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Reason #3 Your Podcast Isn't Growing: Your Social Media Strategy Sucks

How Pods Grow
May. 8 2024

You’ve likely written a social media post like this before:

New episode out today! Click the link below to listen to the latest episode of my podcast.

This is how most people promote their podcasts on sites like Facebook, LinkedIn and Twitter. Then they look at their download metrics and wonder why their podcast isn’t growing.

And while this type of post may perform okay as a reminder for your regular listeners - people who were likely going to listen anyway - it isn’t going to get you any new listeners. So your download numbers remain flat.

To understand why, you have to think about the psychology of a person when they’re scrolling through their feed.

What it's like on social media apps today

In today’s world, we’re constantly bombarded by people promoting their products, services and content. And as good as the algorithms are getting, much of this content doesn’t apply to us, so we’ve gotten pretty good ourselves at blocking it out.

The stuff that gets through our filter is the stuff that resonates. And a stranger telling you to listen to their new podcast episode definitely doesn’t resonate.

So, what should you do instead?

Let’s take an example from another industry where people know exactly how to promote their content: Hollywood movies.

Imagine if a movie preview was just a random stranger in a video on your feed asking you to spend the next 2 hours of your life watching their new movie.

It’s pretty unlikely that you’d watch the movie, right?

Instead, movie previews tell a story. More accurately, they take pieces of a longer story and cut them up into a shorter story in such a way that makes you want to know the full story.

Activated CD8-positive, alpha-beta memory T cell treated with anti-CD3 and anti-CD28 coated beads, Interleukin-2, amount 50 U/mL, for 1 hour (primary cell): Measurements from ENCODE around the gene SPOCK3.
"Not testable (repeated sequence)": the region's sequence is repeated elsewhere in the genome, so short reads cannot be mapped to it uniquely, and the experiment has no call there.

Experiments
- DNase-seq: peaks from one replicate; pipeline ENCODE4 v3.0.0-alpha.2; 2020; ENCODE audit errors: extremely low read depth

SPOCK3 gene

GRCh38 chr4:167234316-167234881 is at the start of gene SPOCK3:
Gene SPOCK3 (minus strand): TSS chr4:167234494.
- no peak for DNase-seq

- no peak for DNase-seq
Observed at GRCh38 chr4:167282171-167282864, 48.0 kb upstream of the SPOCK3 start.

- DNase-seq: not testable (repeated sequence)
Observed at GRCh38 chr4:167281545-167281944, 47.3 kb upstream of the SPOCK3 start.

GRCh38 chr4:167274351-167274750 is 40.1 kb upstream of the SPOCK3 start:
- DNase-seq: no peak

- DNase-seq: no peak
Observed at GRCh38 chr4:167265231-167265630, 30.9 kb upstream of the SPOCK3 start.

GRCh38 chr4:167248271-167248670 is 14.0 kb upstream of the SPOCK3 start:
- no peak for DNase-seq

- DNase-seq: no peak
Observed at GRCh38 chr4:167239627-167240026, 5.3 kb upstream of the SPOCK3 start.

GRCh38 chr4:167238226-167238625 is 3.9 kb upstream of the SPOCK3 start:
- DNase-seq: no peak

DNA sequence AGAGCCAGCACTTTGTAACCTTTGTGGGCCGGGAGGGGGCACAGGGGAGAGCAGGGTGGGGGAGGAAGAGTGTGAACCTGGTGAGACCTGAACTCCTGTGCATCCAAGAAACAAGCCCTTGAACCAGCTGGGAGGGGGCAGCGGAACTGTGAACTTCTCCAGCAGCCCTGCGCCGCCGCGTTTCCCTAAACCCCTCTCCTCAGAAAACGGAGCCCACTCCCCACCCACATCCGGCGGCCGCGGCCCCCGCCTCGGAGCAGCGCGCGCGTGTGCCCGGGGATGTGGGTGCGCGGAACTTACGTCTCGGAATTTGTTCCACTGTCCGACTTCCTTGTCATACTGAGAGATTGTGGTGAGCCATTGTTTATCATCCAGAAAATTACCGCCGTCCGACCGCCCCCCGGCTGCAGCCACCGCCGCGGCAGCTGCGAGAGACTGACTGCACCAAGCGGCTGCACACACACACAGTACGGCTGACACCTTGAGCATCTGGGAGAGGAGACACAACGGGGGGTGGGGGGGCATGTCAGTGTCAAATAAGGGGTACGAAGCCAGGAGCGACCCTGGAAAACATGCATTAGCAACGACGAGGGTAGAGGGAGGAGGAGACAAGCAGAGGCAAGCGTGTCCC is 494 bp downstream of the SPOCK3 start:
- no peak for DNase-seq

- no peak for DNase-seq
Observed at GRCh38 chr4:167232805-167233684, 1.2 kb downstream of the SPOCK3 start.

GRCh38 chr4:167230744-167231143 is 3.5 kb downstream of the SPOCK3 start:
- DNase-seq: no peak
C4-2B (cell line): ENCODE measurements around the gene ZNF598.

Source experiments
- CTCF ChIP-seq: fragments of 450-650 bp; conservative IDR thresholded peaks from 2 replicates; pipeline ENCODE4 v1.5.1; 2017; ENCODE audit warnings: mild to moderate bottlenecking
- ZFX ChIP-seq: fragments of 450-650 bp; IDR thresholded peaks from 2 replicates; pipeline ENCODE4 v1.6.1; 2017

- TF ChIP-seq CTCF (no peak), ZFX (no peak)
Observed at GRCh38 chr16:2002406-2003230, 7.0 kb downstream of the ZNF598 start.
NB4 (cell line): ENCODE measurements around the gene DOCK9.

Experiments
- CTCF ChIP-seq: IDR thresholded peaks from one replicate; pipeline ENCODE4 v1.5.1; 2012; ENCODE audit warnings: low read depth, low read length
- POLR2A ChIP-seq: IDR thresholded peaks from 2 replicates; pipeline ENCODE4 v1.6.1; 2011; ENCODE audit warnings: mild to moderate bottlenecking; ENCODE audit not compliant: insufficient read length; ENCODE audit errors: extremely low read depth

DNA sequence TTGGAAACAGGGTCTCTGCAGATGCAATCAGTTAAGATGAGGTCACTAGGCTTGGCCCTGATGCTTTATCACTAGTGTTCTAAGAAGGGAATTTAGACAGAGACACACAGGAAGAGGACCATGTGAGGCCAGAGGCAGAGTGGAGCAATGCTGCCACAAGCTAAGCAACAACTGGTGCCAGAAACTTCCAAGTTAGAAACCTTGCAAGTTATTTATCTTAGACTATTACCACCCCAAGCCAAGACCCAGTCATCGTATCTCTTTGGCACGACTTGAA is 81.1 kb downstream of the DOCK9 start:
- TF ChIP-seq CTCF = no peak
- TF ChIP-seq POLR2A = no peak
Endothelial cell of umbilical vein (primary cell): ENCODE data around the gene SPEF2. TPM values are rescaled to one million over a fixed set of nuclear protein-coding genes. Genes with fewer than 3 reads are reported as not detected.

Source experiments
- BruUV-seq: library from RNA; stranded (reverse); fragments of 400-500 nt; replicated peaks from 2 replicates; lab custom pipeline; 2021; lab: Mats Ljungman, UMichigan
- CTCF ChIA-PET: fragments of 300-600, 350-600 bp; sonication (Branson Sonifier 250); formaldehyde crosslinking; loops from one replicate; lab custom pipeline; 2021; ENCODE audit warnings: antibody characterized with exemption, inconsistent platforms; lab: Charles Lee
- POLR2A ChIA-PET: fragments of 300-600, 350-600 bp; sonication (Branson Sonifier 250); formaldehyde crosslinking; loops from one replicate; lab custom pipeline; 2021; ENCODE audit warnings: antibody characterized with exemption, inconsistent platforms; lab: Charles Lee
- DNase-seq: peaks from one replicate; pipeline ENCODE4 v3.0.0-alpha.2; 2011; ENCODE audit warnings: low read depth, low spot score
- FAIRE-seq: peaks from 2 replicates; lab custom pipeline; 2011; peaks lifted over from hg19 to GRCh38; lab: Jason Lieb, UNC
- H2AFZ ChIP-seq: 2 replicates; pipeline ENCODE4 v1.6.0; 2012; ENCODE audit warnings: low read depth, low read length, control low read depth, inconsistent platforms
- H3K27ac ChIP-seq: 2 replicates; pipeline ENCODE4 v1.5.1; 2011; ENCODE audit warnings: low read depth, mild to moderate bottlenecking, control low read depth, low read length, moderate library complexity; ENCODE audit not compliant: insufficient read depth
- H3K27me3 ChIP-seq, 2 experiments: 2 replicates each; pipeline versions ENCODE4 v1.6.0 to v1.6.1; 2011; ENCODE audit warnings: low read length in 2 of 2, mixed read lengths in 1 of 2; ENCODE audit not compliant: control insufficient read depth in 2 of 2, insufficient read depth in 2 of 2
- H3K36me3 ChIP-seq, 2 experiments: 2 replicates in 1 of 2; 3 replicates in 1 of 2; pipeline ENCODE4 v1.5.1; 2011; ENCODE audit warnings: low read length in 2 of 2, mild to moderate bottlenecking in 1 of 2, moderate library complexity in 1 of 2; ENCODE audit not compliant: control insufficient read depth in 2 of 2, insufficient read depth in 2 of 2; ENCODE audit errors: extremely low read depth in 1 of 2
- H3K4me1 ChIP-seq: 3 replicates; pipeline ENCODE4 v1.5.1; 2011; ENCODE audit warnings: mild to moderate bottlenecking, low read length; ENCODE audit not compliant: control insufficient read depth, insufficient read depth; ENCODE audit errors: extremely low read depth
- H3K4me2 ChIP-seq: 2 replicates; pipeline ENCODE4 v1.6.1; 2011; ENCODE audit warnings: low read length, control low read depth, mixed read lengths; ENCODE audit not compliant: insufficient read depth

This is the same strategy we can use to effectively promote our podcast episodes.

Here’s the first post of a thread I posted (on Threads) telling the story of how the fantasy fangirls podcast quickly grew into a top fantasy romance podcast. It’s not until a few posts into the thread that I provide the link to the episode.

The Growth Story of Fantasy Fangirls

You may think it’s better to share the link directly in that first post, where the highest number of people are going to see it. But at that point it doesn’t matter how many people see the link, because you haven’t given anyone a good enough reason to click it..

That’s why I wait to share the link until after I’ve told an engaging story and left the reader wanting more.

And even though I had a very small audience on Threads at the time, this post alone drove dozens of new listeners to my podcast.

It may take you some time to learn how to write compelling stories about your podcast content, but I promise it will work better than the strategy most podcasters are using. Go ahead and try it out with your next episode and let me know how it goes. 
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